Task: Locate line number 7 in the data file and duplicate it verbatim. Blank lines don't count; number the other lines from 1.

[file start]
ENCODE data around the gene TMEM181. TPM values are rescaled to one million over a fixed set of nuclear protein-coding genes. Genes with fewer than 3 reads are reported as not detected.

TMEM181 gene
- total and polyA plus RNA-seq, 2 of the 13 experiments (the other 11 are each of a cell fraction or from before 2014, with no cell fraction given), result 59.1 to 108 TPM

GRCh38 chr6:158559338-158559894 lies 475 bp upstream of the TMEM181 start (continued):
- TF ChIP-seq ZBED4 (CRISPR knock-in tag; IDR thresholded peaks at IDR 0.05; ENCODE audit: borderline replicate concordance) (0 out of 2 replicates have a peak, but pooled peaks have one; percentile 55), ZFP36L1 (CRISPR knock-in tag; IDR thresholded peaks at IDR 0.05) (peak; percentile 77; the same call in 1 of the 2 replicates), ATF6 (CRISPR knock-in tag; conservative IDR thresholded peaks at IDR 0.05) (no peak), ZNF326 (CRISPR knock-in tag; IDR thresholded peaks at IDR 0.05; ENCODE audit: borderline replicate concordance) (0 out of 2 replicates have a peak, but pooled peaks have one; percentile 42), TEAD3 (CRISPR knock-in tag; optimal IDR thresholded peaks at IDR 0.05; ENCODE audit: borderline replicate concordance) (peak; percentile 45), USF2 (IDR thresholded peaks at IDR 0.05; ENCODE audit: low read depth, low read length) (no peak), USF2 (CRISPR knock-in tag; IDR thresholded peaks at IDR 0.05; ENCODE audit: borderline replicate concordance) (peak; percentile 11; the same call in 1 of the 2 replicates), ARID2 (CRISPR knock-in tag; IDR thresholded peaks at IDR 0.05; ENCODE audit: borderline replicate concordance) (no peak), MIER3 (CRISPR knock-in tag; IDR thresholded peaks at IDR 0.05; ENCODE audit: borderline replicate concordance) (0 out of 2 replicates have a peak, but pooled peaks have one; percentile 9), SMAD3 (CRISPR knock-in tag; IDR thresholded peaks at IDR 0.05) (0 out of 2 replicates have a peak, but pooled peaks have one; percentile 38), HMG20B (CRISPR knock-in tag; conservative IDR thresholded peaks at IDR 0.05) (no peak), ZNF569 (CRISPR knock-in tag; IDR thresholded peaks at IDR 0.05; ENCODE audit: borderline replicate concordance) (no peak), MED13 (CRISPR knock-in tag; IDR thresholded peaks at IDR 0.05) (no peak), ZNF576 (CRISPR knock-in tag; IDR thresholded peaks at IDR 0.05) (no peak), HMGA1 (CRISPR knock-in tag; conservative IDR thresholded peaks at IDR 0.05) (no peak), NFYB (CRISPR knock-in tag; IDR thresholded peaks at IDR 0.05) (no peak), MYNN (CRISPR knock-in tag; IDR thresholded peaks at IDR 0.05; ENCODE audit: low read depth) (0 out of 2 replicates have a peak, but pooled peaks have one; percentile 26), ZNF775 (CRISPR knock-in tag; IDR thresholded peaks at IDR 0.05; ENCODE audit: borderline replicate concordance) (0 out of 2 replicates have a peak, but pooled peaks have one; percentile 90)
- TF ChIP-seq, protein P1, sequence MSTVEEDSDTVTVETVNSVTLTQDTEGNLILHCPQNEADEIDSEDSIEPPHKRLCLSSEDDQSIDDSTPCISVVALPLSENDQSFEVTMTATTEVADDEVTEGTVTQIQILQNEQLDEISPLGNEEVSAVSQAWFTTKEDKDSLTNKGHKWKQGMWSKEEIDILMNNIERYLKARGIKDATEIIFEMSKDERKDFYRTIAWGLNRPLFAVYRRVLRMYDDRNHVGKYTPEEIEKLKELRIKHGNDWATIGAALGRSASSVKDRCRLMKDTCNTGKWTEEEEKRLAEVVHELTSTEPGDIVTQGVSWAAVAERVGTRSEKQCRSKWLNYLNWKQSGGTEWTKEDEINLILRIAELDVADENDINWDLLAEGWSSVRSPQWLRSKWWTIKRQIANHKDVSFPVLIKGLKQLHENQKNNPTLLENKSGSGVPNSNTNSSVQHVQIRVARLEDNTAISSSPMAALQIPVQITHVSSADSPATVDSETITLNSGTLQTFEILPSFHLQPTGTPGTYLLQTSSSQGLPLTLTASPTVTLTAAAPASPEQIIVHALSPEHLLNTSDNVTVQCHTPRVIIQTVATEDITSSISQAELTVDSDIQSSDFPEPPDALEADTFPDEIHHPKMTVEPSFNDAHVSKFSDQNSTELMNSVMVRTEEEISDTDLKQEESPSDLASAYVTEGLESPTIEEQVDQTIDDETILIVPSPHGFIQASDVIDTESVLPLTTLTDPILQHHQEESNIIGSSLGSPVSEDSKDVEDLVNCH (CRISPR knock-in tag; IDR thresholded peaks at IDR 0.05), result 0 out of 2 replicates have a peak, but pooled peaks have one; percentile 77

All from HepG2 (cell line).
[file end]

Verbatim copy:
All from HepG2 (cell line).